Friday, May 22, 2009
Why is Public Speaking So Stressful?
Standing in front of an audience is a stressful experience, even for seasoned speakers. An experienced speaker may not feel nervous, but there is stress nonetheless. For novice speakers and particularly for people with stage fright, the stress can be enormous--causing physical symptoms (shivering, stuttering, dry mouth, quavering voice, shaky hands, tunnel-vision, fainting, nausea, vomiting, etc.). This stress also causes changes in the brain, so that you may not be able to think as clearly as when you are just having a conversation.
There must be something in our ancestral behavior patterns that tells us to flee when a lot of people are looking at us—or perhaps it’s just an overwhelming sense of self-consciousness (imagining how we look to others and what they will think if we screw up). The symptoms we experience (pounding heart, sweating, shaking, etc.) are the same as when we feel physical danger. These physical reactions are very difficult to ignore.
Some people are successful at overcoming performance anxiety by consciously avoiding thinking about themselves, e.g., by focusing on something else (however, I don’t recommend the common suggestion that a nervous speaker imagine the audience naked—it doesn’t work). If your physical reaction is primarily shivering or shaky hands, it’s important to stay warm prior to your talk (which is difficult in most icebox conference rooms). I find that if I keep my hands warm (keeping them in my pockets or even sitting on them), any shakiness is minimized and my nervousness automatically diminishes. I always have a sweater or jacket with me.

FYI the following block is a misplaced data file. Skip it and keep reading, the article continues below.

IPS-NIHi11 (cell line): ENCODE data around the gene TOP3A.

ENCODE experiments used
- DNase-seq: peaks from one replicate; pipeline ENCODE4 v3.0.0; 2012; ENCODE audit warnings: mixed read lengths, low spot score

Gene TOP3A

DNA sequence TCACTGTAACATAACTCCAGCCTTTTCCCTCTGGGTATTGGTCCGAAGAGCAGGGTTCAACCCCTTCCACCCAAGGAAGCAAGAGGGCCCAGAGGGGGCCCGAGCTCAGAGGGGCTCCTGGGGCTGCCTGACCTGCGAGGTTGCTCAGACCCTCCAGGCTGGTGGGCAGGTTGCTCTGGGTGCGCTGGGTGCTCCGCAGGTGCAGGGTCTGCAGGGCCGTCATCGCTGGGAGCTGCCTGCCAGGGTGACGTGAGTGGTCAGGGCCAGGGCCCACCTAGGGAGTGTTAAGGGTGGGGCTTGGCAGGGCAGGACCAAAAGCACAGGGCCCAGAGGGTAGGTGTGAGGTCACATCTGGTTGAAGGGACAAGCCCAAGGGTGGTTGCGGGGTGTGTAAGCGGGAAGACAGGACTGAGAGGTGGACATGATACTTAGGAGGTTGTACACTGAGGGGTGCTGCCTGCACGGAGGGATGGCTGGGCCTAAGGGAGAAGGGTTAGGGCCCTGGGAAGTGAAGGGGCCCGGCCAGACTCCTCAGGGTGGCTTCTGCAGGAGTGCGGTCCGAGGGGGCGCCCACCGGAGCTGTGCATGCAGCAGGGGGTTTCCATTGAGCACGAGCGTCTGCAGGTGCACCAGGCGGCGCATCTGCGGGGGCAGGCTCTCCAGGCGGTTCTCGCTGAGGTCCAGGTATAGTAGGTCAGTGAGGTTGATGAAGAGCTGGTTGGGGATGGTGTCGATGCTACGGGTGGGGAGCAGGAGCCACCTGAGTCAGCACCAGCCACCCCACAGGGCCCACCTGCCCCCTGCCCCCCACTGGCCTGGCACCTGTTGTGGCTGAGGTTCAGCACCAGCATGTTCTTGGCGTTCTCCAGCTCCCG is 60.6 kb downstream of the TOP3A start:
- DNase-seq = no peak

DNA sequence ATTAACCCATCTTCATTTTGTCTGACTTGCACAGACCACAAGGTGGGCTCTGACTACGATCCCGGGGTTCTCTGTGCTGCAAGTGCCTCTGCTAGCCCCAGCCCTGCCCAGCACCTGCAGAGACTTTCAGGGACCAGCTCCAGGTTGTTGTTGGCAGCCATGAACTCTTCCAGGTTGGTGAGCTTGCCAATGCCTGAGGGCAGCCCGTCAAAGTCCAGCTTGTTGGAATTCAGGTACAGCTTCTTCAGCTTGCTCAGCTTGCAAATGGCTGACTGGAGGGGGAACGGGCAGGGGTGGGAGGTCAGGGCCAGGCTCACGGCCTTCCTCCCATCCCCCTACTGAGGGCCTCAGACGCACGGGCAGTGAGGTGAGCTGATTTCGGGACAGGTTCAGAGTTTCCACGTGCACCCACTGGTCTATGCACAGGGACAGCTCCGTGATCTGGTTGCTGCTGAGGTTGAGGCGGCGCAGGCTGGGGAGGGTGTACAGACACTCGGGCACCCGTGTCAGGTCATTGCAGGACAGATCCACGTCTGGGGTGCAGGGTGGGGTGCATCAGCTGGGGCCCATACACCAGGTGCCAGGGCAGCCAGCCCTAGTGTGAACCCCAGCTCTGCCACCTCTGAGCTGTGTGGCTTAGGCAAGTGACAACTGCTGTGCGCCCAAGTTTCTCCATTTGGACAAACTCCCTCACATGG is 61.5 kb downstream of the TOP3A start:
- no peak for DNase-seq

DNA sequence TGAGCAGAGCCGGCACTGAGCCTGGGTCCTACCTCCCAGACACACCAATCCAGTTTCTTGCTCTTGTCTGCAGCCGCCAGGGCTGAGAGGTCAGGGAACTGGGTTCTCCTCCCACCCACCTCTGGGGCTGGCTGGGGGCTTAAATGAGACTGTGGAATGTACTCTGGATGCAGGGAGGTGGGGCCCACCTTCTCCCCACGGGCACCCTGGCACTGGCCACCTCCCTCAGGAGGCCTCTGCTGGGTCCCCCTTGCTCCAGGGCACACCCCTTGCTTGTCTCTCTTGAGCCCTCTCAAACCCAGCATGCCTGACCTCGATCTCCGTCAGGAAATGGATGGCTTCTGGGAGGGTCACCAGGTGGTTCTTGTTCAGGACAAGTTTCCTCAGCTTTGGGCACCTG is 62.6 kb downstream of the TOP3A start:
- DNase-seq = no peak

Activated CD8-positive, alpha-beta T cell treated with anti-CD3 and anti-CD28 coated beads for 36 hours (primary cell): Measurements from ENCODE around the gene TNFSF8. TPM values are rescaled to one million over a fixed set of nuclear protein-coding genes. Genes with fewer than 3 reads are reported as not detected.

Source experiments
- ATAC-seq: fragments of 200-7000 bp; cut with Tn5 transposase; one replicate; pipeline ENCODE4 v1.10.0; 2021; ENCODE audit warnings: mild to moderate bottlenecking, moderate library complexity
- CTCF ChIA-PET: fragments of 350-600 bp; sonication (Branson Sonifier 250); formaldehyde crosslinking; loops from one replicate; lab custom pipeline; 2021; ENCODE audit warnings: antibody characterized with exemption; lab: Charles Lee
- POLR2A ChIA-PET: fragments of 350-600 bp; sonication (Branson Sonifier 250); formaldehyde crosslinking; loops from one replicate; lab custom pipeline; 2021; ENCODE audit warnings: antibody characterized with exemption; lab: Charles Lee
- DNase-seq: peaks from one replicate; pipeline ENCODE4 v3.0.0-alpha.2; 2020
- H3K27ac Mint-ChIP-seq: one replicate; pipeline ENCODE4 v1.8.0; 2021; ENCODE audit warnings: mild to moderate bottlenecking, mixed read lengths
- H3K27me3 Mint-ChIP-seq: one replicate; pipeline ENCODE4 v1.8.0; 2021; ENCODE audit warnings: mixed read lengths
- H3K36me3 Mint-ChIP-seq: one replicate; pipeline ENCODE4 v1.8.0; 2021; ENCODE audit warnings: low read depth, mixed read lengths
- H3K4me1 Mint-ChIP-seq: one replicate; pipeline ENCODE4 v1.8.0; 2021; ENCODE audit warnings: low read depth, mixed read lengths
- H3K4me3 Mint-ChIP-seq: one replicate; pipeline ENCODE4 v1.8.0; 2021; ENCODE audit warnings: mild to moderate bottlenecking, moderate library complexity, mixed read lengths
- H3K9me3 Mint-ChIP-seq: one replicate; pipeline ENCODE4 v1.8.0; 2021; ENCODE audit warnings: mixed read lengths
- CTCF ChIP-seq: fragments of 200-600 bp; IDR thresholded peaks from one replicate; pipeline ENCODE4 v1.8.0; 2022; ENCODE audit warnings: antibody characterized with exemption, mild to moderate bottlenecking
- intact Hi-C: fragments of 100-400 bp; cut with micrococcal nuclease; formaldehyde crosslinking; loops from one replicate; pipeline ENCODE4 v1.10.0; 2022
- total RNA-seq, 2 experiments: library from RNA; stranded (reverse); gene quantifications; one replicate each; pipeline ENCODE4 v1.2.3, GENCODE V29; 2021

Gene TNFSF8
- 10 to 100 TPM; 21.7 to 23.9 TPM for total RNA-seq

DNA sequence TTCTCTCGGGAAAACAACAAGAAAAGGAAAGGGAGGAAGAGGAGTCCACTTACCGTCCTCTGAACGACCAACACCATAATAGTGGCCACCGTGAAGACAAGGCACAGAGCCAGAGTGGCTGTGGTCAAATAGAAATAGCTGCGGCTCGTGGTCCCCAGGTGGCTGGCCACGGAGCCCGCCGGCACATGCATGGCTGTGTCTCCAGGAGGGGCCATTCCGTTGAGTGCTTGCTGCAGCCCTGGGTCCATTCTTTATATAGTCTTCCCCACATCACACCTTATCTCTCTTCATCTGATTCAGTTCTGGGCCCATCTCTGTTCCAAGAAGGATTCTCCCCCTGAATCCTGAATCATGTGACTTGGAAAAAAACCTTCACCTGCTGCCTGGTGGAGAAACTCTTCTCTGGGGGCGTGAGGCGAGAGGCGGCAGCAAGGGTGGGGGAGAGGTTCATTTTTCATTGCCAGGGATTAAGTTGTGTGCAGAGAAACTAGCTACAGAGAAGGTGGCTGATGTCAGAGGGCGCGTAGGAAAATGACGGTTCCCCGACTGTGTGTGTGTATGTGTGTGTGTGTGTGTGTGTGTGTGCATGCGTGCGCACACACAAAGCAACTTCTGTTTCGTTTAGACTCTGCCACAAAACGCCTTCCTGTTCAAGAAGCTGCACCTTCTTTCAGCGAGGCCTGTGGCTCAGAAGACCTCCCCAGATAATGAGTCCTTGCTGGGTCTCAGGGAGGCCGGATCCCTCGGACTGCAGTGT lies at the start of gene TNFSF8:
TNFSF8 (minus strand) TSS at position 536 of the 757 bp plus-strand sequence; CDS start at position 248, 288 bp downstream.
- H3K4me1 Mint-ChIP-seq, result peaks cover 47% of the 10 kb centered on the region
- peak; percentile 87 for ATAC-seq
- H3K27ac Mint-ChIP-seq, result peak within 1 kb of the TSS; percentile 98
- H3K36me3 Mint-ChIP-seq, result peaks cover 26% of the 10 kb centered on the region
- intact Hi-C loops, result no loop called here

Fearful speakers who've been advised not to read their talks may try to memorize their entire talk, which is a mistake. I heard a post-doc give a presentation recently, and it was clear that she had it memorized because the delivery sounded exactly as if she were reading. The effect was the same—it was difficult to maintain focus on what she was saying. Some people can read in a conversational style while frequently looking up at the audience and succeed in giving a good talk---but these are rare (and I think this takes a lot of practice).
Another reason not to memorize: if your brain locks up, it’s much more difficult to recover. Instead, incorporate into your slides reminders of the points you wish to make (you can be creative and use photographs or other graphics that simultaneously serve to inform your audience). You can also use the animation function in PowerPoint to introduce elements (arrows, highlights, etc.) that jog your memory and help the audience focus. Only memorize the general point you wish to make, not the exact words. If you are very confident, you can memorize your opening and closing statements (to avoid rambling), but practice describing your points in different ways in case you forget the exact words.
I do recommend memorizing your sequence of slides and knowing what, in general you wish to say—in the event the projector fails. Back in the days of slide projectors, I witnessed the amazing presentation of a colleague whose presentation was almost derailed by a klutzy moderator. When a slide got stuck, the moderator removed the cap on the slide carousel and turned it upside down, dumping all the slides (over a hundred) onto the floor. The speaker proceeded to give one of the most entertaining talks I’ve ever heard.
I think the only way to truly overcome performance anxiety is lots of practice, which leads to confidence—and ultimately a lack of fear of performing in front of others.